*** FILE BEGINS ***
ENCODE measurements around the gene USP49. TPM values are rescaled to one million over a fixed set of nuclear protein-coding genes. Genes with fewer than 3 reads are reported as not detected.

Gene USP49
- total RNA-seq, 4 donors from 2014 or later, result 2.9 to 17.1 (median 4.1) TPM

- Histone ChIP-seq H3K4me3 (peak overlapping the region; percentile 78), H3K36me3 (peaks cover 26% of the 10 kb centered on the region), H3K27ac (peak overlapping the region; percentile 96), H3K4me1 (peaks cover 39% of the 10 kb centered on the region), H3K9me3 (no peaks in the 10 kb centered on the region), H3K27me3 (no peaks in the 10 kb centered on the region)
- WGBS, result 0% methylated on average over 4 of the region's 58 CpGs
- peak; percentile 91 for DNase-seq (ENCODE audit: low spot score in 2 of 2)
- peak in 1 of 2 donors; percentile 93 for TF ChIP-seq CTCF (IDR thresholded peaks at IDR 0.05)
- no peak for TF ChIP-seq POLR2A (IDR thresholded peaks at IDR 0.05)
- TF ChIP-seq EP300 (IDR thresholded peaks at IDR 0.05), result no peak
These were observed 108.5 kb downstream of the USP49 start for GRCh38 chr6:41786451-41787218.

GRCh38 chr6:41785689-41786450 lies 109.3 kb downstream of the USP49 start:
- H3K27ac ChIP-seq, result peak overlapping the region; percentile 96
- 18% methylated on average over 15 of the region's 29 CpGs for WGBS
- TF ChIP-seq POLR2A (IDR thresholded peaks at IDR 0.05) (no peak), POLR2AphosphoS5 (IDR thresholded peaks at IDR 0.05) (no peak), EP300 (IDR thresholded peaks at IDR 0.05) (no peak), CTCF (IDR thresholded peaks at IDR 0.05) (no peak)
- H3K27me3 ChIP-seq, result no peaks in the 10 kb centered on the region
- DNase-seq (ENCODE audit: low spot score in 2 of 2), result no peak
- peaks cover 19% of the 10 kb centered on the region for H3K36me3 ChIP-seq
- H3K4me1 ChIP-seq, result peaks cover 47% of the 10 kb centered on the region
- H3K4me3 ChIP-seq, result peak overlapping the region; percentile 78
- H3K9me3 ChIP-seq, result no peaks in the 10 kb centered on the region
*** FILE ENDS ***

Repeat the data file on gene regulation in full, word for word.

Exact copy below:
ENCODE measurements around the gene USP49. TPM values are rescaled to one million over a fixed set of nuclear protein-coding genes. Genes with fewer than 3 reads are reported as not detected.

Gene USP49
- total RNA-seq, 4 donors from 2014 or later, result 2.9 to 17.1 (median 4.1) TPM

- Histone ChIP-seq H3K4me3 (peak overlapping the region; percentile 78), H3K36me3 (peaks cover 26% of the 10 kb centered on the region), H3K27ac (peak overlapping the region; percentile 96), H3K4me1 (peaks cover 39% of the 10 kb centered on the region), H3K9me3 (no peaks in the 10 kb centered on the region), H3K27me3 (no peaks in the 10 kb centered on the region)
- WGBS, result 0% methylated on average over 4 of the region's 58 CpGs
- peak; percentile 91 for DNase-seq (ENCODE audit: low spot score in 2 of 2)
- peak in 1 of 2 donors; percentile 93 for TF ChIP-seq CTCF (IDR thresholded peaks at IDR 0.05)
- no peak for TF ChIP-seq POLR2A (IDR thresholded peaks at IDR 0.05)
- TF ChIP-seq EP300 (IDR thresholded peaks at IDR 0.05), result no peak
These were observed 108.5 kb downstream of the USP49 start for GRCh38 chr6:41786451-41787218.

GRCh38 chr6:41785689-41786450 lies 109.3 kb downstream of the USP49 start:
- H3K27ac ChIP-seq, result peak overlapping the region; percentile 96
- 18% methylated on average over 15 of the region's 29 CpGs for WGBS
- TF ChIP-seq POLR2A (IDR thresholded peaks at IDR 0.05) (no peak), POLR2AphosphoS5 (IDR thresholded peaks at IDR 0.05) (no peak), EP300 (IDR thresholded peaks at IDR 0.05) (no peak), CTCF (IDR thresholded peaks at IDR 0.05) (no peak)
- H3K27me3 ChIP-seq, result no peaks in the 10 kb centered on the region
- DNase-seq (ENCODE audit: low spot score in 2 of 2), result no peak
- peaks cover 19% of the 10 kb centered on the region for H3K36me3 ChIP-seq
- H3K4me1 ChIP-seq, result peaks cover 47% of the 10 kb centered on the region
- H3K4me3 ChIP-seq, result peak overlapping the region; percentile 78
- H3K9me3 ChIP-seq, result no peaks in the 10 kb centered on the region